Europa Report Offers Fine Cinematic Sci-Fi but Vile Moral Premises


The new film Europa Report, showing in select theaters and online, is a finely produced, directed, and performed “hard” (realistic) science-fiction film—with a terrible theme.

Set in the not-too-distant future, Europa Report tells the story of six astronauts who travel to Jupiter’s moon Europa in search of alien life. (Spoilers follow.) Part way through the journey, the ship suffers a severe mechanical failure that severs the astronauts’ communication with Earth. The six astronauts then experience sheer terror in the far reaches of the solar system and ultimately sacrifice their lives in search of alien life for an alleged greater good.

Europa Report conveys the message that astronauts should sacrifice their values and lives in order to advance the knowledge of others. As one astronaut perishes near the end, she says, “Compared to the breadth of knowledge yet to be known, what does your life actually matter?” The company releasing the film, Magnet, summarizes it in three words: “Fear. Sacrifice. Contact.”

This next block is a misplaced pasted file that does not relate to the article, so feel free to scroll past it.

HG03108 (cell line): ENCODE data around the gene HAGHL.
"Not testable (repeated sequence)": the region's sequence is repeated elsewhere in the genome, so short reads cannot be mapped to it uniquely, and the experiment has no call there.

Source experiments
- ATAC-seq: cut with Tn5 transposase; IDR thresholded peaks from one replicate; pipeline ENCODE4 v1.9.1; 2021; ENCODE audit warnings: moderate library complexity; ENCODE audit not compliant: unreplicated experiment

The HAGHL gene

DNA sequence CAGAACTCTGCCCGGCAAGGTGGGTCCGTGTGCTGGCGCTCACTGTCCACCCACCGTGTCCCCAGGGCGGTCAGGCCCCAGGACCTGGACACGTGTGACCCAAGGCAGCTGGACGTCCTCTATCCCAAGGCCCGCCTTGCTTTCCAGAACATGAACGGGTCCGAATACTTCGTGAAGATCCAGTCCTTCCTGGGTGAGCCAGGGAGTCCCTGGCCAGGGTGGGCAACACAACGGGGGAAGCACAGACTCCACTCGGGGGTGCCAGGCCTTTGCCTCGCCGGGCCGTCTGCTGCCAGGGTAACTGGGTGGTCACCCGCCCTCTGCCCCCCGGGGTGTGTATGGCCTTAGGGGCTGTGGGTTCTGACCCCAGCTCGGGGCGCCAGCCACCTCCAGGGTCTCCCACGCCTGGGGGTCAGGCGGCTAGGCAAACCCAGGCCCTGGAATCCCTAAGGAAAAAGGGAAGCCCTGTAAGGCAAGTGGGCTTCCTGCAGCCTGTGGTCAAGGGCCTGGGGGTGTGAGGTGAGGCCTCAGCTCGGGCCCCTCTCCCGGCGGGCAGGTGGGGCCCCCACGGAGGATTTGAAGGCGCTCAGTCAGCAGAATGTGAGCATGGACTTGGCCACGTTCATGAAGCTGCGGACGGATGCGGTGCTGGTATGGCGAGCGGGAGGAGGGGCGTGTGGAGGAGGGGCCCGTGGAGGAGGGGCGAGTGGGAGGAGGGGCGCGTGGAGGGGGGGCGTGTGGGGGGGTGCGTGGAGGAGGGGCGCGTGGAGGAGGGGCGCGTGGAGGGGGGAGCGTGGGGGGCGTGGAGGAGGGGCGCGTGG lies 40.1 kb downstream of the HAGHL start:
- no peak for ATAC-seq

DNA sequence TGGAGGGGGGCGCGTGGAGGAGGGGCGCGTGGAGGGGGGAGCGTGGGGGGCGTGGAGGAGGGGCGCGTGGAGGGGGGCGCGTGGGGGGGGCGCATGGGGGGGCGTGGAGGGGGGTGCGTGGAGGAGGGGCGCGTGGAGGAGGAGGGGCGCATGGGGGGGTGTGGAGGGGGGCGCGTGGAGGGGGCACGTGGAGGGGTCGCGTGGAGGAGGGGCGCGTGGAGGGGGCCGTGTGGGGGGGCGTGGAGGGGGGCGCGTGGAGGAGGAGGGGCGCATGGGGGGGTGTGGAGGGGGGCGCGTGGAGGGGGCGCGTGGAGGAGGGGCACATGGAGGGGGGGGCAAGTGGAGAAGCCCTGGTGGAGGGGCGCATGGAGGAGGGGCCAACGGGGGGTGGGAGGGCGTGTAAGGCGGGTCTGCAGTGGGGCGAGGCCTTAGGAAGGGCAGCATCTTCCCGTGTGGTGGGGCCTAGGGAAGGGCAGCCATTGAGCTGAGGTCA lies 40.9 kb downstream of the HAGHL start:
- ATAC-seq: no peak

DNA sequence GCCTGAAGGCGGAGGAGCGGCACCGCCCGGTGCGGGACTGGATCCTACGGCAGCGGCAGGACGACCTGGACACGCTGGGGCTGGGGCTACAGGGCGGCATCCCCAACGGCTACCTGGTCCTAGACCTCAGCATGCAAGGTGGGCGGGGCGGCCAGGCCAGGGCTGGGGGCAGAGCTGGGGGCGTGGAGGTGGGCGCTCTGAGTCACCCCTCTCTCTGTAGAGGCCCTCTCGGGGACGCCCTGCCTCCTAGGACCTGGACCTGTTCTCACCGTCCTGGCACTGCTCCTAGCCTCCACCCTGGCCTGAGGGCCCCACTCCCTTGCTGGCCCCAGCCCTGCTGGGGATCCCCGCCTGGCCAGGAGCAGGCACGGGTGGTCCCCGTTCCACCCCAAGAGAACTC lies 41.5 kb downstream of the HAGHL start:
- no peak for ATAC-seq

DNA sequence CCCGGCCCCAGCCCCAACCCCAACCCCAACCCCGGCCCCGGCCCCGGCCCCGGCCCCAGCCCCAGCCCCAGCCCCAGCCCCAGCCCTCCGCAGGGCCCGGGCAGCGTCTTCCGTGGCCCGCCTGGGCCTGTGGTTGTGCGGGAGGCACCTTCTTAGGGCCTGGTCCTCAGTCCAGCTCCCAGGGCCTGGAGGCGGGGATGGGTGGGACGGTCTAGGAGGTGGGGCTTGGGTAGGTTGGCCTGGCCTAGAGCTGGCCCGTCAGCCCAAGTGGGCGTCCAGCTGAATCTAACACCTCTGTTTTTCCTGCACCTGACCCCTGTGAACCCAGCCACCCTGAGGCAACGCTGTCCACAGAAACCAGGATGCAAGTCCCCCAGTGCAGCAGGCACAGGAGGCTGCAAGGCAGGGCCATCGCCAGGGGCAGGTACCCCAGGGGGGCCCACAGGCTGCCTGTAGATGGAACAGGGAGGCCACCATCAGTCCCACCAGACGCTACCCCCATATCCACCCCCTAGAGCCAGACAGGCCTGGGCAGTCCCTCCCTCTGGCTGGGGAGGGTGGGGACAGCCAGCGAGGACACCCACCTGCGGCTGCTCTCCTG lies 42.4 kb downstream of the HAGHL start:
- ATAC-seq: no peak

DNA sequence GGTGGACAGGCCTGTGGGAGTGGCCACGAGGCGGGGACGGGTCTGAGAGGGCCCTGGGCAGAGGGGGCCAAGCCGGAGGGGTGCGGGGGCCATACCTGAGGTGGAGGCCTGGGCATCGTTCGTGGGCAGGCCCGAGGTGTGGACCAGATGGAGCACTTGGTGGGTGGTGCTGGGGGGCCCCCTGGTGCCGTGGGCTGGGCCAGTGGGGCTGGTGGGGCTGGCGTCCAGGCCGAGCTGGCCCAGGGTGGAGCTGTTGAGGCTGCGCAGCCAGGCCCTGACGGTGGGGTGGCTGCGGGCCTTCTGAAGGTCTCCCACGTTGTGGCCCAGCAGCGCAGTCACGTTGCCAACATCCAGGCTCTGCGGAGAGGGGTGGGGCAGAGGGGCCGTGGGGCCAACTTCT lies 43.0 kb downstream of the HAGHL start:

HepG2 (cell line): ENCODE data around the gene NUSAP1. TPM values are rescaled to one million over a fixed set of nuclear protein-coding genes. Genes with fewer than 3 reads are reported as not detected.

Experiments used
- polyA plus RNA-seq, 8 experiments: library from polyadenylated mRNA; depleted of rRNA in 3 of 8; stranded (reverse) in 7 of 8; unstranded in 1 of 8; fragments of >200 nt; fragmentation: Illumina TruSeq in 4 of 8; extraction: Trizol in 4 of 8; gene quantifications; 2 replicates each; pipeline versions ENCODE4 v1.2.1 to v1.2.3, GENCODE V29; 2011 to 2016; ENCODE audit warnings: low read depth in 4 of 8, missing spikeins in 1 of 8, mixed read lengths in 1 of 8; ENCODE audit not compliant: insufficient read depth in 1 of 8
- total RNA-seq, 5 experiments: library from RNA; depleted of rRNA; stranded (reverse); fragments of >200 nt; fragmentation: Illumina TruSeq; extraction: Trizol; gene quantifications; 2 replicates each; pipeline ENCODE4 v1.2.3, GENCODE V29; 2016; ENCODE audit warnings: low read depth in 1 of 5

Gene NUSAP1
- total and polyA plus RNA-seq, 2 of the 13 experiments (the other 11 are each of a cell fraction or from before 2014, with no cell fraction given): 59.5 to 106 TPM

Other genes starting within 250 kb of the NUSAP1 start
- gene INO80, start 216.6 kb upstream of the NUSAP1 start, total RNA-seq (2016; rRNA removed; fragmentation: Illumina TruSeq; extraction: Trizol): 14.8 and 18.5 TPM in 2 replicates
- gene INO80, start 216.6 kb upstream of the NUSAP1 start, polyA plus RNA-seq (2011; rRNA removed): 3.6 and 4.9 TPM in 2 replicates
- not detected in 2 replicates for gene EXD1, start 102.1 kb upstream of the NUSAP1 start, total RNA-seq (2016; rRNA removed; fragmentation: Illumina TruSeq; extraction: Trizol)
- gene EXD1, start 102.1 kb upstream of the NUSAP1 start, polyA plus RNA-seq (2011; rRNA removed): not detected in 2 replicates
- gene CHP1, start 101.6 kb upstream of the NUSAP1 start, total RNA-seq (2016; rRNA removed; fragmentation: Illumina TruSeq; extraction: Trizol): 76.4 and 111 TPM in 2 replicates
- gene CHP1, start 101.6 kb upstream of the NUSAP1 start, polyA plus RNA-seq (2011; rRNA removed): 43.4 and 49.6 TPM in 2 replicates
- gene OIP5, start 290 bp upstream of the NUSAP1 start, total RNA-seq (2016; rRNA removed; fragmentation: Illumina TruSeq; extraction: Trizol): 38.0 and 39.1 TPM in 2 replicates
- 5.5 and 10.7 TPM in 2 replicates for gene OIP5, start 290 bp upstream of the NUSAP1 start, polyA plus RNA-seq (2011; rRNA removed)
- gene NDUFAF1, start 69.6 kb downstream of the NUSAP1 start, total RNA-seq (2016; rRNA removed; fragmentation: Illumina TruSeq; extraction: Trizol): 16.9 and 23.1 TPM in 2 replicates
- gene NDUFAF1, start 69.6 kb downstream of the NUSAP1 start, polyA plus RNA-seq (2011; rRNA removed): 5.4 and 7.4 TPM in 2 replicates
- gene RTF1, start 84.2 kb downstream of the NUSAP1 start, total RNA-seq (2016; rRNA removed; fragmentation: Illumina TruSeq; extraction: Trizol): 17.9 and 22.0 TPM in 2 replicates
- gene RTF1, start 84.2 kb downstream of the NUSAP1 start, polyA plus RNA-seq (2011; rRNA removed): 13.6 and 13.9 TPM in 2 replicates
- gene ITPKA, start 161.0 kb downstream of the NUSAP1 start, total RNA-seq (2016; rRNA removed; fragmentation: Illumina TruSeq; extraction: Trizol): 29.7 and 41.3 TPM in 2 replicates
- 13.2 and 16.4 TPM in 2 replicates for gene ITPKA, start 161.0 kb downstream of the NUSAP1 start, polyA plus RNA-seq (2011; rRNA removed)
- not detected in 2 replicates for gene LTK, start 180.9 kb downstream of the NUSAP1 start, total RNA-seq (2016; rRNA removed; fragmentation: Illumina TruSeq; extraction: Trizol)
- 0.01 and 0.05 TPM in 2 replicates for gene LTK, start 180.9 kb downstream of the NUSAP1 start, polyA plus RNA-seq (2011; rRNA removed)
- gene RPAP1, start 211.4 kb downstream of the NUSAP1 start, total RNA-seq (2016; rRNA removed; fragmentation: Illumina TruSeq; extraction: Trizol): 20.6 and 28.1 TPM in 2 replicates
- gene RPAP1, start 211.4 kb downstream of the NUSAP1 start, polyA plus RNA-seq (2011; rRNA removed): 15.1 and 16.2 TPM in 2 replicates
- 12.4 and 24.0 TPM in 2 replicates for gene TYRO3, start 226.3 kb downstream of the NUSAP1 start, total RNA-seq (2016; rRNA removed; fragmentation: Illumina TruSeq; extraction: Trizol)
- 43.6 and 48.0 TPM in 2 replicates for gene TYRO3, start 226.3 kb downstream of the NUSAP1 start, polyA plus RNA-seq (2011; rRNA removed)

(As for what’s wrong with the morality of self-sacrifice promoted by the film, readers should see the works of Ayn Rand, especially The Virtue of Selfishness, and Craig Biddle’s Loving Life.)

Europa Report will hardly raise a rallying cry among a new generation of space explorers, the way that Star Trek and other science-fiction works have done. The message, “Go into space, where you can experience sheer terror and then die a horrible death so that others may learn about primitive lifeforms on distant moons,” is an absurd sales pitch for would-be explorers.

Although Europa Report offers a realistic portrayal of the science of space exploration, it provides less than zero in the way of an uplifting story about virtue and space exploration.

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